The third and concluding article in the Houston Chronicle and San Antonio Express News investigative series into the Southern Baptist Convention sexual abuse scandal has been posted. And today's article centers on perhaps the most difficult part of the scandal. The sexual abuse of children in the church.
The article focuses on the abuses perpetrated by youth pastors and youth ministers. And the statistics are staggering.
More than 100 former youth pastors or youth ministers are now in prison, are registered as sex offenders or have been charged with sex crimes, the newspaper found. To put that in context from the first article in the series, former youth pastors and ministers account for nearly half of the convicted abusers identified through the investigation. And, as discussed previously, we can assume that number represents a small portion of the total number of perpetrators, both reported and unreported.
While the most common targets were teenagers, smaller children were also molested, sometimes in pastor's studies and in Sunday school rooms.
That's a horrifying sentence to type.
"You can't let your guard down," said Amanda Griffith, a federal prosecutor in San Diego who has handled dozens of sex crime cases, including those involving predatory youth pastors. "There's the belief that church is sacrosanct, but this can happen anywhere."
This is the part that falls on us. The part that's hard and uncomfortable. The reminder to start having conversations about appropriate touching and "swimsuit areas" with children as soon as you can understand them and they can understand you. And it's way earlier than we might like to think. The reason we don't keep "secrets" with Avalyn, we keep "surprises." Because secrets hurt and are intended to stay hidden. Surprises are supposed to bring joy and are designed to be revealed at some point. The reason Avalyn knows correct names for her anatomy, so she can appropriately discuss it. The part where we trust her instincts when she is uncomfortable around people. And why we'll do all of the above with Jude as well.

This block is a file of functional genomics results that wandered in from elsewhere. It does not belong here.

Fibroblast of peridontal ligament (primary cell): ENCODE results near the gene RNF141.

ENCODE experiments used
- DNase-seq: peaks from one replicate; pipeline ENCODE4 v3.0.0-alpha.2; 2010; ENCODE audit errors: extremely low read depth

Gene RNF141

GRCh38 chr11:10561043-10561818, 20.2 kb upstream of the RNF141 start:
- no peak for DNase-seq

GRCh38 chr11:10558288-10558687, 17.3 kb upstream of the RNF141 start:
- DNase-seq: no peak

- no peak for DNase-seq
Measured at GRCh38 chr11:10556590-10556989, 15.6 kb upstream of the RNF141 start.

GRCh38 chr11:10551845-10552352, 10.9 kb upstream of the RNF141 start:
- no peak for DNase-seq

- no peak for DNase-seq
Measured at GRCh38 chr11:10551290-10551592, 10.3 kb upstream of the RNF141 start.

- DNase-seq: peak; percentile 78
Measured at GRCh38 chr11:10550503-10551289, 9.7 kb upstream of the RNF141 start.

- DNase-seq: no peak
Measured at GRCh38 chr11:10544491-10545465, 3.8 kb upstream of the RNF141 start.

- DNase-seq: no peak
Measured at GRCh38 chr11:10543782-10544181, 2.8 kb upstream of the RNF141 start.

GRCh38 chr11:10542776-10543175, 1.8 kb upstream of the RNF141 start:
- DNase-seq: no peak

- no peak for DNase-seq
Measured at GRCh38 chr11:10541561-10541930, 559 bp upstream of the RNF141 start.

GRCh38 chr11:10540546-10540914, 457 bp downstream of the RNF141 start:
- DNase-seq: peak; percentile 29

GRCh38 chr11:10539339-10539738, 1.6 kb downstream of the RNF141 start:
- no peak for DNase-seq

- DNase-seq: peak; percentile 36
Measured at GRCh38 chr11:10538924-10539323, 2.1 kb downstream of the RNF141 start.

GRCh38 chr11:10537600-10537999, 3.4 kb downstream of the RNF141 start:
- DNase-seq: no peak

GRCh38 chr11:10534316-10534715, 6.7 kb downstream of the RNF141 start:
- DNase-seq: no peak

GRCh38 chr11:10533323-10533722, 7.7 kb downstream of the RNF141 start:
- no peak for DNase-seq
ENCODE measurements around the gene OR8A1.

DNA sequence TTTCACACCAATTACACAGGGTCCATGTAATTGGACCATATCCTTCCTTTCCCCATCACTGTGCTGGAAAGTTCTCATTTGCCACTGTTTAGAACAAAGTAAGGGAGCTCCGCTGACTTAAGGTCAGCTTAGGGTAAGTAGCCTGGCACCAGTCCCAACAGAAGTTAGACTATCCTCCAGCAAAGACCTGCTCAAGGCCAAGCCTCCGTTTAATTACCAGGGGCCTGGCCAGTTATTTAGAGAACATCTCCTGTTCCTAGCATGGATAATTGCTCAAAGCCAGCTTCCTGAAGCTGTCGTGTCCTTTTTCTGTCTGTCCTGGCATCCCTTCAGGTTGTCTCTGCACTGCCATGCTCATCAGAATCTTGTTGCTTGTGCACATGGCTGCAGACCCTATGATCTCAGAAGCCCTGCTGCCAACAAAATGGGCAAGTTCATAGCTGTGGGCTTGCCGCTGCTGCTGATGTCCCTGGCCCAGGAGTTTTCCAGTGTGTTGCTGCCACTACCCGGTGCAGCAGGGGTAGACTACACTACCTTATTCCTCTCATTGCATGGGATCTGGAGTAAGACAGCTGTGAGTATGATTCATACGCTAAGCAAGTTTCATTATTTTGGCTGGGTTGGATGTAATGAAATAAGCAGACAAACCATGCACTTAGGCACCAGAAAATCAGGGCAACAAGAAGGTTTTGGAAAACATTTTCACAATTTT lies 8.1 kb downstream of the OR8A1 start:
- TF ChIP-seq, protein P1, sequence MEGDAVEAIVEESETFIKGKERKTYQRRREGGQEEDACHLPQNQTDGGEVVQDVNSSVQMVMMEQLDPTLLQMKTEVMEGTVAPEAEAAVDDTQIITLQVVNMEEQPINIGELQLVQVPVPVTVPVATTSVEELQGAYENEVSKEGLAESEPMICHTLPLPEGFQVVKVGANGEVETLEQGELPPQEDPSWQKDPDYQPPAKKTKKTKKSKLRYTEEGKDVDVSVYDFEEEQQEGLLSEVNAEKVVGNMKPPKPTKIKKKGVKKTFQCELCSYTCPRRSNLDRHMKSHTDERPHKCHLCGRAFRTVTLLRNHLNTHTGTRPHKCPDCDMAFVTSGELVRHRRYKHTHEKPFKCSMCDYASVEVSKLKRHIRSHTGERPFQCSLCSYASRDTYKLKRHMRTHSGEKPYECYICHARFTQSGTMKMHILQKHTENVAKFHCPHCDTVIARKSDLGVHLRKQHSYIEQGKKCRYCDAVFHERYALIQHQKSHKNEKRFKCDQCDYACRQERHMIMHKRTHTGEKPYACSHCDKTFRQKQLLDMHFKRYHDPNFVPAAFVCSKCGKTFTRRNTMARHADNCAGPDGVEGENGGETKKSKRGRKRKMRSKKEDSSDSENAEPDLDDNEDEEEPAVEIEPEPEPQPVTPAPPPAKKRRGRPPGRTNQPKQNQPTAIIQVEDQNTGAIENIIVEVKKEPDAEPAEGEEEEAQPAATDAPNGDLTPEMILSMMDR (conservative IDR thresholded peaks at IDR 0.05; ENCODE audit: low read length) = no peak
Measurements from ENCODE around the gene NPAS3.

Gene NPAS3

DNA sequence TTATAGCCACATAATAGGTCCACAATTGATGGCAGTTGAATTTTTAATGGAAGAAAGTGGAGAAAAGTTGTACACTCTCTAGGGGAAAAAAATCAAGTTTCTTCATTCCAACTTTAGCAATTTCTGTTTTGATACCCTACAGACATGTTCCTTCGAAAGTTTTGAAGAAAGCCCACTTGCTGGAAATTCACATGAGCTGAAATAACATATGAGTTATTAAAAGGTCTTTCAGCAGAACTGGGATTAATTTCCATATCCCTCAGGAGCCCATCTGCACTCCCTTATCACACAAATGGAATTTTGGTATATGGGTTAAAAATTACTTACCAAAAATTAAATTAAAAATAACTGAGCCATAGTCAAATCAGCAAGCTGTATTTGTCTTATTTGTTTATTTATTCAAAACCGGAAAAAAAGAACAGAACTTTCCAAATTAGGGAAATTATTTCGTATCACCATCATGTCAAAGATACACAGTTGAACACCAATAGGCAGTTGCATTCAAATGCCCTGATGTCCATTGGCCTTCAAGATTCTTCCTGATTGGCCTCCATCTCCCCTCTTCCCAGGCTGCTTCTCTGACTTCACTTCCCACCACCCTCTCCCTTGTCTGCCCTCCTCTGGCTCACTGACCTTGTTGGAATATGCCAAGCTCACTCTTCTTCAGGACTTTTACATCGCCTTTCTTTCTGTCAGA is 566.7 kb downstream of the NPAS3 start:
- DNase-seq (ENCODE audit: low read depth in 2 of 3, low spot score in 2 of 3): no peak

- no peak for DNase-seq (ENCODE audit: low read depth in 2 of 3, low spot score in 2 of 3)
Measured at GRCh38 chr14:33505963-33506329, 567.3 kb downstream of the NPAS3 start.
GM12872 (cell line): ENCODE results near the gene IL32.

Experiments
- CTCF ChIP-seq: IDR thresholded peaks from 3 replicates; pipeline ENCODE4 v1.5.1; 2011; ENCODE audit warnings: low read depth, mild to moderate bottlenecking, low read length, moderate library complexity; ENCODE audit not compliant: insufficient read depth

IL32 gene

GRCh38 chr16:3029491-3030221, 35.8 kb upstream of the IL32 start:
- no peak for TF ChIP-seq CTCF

Why we're appreciative of the background check process our church and Avalyn's daycare goes through for anyone who is connected with the children.
And while we're appreciative, why we're also not completely reliant on it, because we know what can slip through the cracks. Because of how often these are covered up and passed on.
One of the key offenders discussed in the article is Chad Foster, a former youth pastor at Second Baptist Church in Houston. His career as a youth pastor ended in 2013 with guilty pleas to three counts of sexual assault of a child and two of online solicitation of a minor. Not yet 30, he was a fairly new Christian when hired with a history of hard drinking. He lacked any formal training in how to teach or counsel adolescents in his youth group, but had been given the advice to "become friends" and "become popular" and let the parents know if children were actively suicidal.
Foster is just one example. There are many others like him across the country. Youth pastors who have little oversight or formal training and who use their position to groom and sexually abuse the children of their flock.
Second Baptist quietly fired him in 2010 after receiving complaints about lying and other inappropriate behavior. Church leaders did not inform youth group members or parents that Foster had been fired or why. Nor did they tell leaders of another church, the Community of Faith Church in Cypress, a non-SBC church that hired Foster to run its youth group. Instead, they gave Foster a "great reference." Second Baptist's statement remains that Foster was fired for other reasons and that they did not know of the sexual allegations until after he was fired.
This is the pattern we've seen in the articles and in the individual cases. Southern Baptist churches are the nation's largest Protestant group, but they lack common hiring protocols or standard pastor training programs. They do not have uniform policies for sharing information about pastors fired or convicted of inappropriate sexual behavior, sexual abuse or assault — the kind of transparency that could protect churches and their congregants from sexual predators.
So parents, be vigilant. Prepare your children. Talk to them, early and often. Seek out resources on how to discuss and approach these hard topics. And listen when they say they are uncomfortable. Look to get to the bottom of the reason.
Until there are better measures in place, and until long after they are established and routine.
And then even beyond that.
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